Newspaper article The Evening Standard (London, England)

So, Are Trampolines Safe? A New Report Has Warned That Children's Trampoline Injuries Have Risen Dramatically. So How Safe Are They? A Mother and a Safety Campaigner Argue the Case for and Against

Newspaper article The Evening Standard (London, England)

So, Are Trampolines Safe? A New Report Has Warned That Children's Trampoline Injuries Have Risen Dramatically. So How Safe Are They? A Mother and a Safety Campaigner Argue the Case for and Against

Article excerpt

FOR

They're safe, says writer and mother-of-two Caroline Phillips OUR children started their bouncing careers on the [pounds sterling]1,500 sprung mattress on our bed, so it seemed obvious for us to buy a proper trampoline instead.

Three years ago, few of us had these 14ft diameter wonders. We became instantly popular as a jump-off point on the school run.

We used to be the only family in our street with a trampoline. Now we could emulate Burt Lancaster in The Swimmer (where he swims the valley) by bouncing from garden to garden.

Most children love trampolining.

As child obesity rises (nearly 10 per cent of those aged under four qualify), something that gets youngsters active because it's fun must be better than watching television whilst scoffing industrial quantities of over-salted crisps and junk food.

Our trampoline is used most dry days. Anya, nine, and and Ella, seven, do triple somersaults and synchronised manoeuvres while I stand there like a Bulgarian Olympian coach. Not really.

Our kids can, er, jump in the air and do the seat drop (where you land on your bottom.) They do it with their friends (no more than three simultaneously: I tried unsuccessfully to enforce safer, singular bouncing) and with the dog. The trampoline is also a very popular picnic spot.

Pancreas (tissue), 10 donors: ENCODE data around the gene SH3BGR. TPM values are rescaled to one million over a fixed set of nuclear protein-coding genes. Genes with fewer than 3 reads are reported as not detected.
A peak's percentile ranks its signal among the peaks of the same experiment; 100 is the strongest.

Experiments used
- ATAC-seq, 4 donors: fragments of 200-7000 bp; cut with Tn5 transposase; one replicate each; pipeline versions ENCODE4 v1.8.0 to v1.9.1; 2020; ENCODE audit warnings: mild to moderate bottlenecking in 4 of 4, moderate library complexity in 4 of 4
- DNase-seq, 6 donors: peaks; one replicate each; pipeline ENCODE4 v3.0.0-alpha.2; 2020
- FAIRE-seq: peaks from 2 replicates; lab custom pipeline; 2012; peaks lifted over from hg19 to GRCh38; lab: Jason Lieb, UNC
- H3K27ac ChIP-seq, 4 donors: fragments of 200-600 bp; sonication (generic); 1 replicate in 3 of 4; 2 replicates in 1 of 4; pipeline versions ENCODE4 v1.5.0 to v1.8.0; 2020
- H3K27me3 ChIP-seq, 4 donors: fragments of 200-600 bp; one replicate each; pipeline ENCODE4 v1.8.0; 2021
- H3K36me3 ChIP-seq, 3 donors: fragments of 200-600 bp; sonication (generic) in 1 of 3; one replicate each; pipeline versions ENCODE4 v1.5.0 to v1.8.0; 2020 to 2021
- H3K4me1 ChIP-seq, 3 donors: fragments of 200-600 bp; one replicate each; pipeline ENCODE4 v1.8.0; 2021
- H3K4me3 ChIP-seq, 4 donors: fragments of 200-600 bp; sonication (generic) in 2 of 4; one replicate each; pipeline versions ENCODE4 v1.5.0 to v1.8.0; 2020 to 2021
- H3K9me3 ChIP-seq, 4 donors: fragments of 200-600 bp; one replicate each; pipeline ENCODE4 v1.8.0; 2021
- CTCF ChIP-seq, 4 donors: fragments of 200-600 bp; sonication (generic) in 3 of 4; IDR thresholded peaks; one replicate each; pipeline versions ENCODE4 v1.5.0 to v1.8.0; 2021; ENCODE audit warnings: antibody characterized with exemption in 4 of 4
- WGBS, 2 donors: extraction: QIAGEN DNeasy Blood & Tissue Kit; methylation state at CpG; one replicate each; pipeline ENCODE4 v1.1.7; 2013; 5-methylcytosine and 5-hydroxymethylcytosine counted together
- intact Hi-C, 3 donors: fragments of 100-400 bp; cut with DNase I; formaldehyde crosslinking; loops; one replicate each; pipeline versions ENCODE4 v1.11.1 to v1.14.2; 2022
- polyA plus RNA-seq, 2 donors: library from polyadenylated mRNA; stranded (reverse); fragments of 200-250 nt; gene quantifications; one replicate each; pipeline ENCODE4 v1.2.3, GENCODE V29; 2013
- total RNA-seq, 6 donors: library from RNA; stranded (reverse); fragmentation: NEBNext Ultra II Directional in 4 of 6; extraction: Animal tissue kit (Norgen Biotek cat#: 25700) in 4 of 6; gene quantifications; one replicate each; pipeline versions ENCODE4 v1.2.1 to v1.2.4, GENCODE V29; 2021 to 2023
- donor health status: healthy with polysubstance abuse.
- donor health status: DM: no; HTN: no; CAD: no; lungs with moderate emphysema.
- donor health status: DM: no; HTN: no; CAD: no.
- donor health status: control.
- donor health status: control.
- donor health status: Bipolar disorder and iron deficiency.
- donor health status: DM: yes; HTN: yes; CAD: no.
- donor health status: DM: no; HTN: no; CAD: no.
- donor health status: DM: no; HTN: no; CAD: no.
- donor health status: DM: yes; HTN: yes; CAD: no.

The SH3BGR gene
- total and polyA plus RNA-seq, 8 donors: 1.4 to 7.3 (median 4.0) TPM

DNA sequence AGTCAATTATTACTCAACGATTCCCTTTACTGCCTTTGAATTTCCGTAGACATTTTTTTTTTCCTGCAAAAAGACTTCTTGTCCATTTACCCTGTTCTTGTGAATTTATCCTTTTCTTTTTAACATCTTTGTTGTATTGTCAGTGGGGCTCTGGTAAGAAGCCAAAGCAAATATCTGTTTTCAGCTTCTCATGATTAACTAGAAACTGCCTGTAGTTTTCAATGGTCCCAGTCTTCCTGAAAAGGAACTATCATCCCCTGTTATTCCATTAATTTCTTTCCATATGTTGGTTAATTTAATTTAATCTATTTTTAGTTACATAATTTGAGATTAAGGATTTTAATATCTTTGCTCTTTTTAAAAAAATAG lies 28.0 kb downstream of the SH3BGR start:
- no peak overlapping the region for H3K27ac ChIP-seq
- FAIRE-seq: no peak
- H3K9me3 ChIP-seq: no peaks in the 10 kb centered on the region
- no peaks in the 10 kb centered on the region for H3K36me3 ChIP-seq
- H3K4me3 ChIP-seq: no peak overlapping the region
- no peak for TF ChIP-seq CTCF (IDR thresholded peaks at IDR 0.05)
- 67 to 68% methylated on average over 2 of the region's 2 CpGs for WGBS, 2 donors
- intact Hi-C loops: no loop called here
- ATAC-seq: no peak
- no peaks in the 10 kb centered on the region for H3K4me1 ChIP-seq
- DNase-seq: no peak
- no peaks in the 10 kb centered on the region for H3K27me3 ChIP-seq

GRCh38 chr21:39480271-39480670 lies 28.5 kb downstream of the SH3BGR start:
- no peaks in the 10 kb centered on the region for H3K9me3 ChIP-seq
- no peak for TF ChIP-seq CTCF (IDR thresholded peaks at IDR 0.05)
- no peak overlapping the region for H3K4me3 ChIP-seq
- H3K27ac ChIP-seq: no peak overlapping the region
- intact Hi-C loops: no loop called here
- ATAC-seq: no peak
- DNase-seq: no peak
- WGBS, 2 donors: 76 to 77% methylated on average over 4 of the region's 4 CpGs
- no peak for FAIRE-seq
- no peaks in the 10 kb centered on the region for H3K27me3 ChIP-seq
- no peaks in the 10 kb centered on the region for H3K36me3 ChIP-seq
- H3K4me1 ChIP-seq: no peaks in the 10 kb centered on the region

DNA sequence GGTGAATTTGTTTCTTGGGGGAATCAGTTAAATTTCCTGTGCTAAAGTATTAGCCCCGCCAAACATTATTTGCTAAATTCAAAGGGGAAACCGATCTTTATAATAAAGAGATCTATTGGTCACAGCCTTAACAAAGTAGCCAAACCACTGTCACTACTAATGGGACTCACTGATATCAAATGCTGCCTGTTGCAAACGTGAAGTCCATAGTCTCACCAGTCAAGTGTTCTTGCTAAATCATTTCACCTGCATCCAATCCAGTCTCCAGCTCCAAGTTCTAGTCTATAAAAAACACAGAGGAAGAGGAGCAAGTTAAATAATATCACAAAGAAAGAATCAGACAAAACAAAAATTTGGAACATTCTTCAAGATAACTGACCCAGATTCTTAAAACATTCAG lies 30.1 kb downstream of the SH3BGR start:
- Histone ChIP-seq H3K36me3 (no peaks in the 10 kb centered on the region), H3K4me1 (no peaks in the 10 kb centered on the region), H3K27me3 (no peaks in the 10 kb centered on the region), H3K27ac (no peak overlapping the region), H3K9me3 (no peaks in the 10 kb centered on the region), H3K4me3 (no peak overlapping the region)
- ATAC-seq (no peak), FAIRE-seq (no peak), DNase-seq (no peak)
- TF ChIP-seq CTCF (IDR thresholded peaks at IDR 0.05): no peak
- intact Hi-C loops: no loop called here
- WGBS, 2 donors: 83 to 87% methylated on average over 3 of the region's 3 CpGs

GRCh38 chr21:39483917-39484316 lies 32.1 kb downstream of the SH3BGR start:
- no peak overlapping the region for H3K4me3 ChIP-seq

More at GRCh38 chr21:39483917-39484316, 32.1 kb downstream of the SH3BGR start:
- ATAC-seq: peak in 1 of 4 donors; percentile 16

The safety rules are like the Green Cross Code or the rules about not playing with matches. Wear correct clothing (no high-heeled, Barbie shoes).

No showing off. Additionally springs, hooks and frames are covered with safety pads and everything checked regularly.

We considered having a safety-net or sinking the trampoline into the ground but decided that this would encourage the children to take risks. They have a natural sense of self-preservation.

Instead of a soft "fall zone" of several feet surrounding the trampoline, we have a shed into which trapeze artists can crash-land. The fact is that we've never had an accident.

The benefits far outweigh any risks.

"Trampolining improves fitness, agility, increases cardiovascular output, encourages muscle strengthening and helps injury rehabilitation," says Caryl Becker,physiotherapist at the Olympic Medical Institute. "Risks are minimised if you learn properly. Of course you can fall off, but that can happen on a bike."

"It helps with coordination, stability and spatial awareness (brilliant for kids with dyspraxia and ataxia)," adds Jamal Mashlab, sports physiotherapist and former international trampolinist.

"As long as it's supervised, you'll get nothing worse than the occasional sprained ankle. Just think how many knee injuries you end up getting from playing football. …

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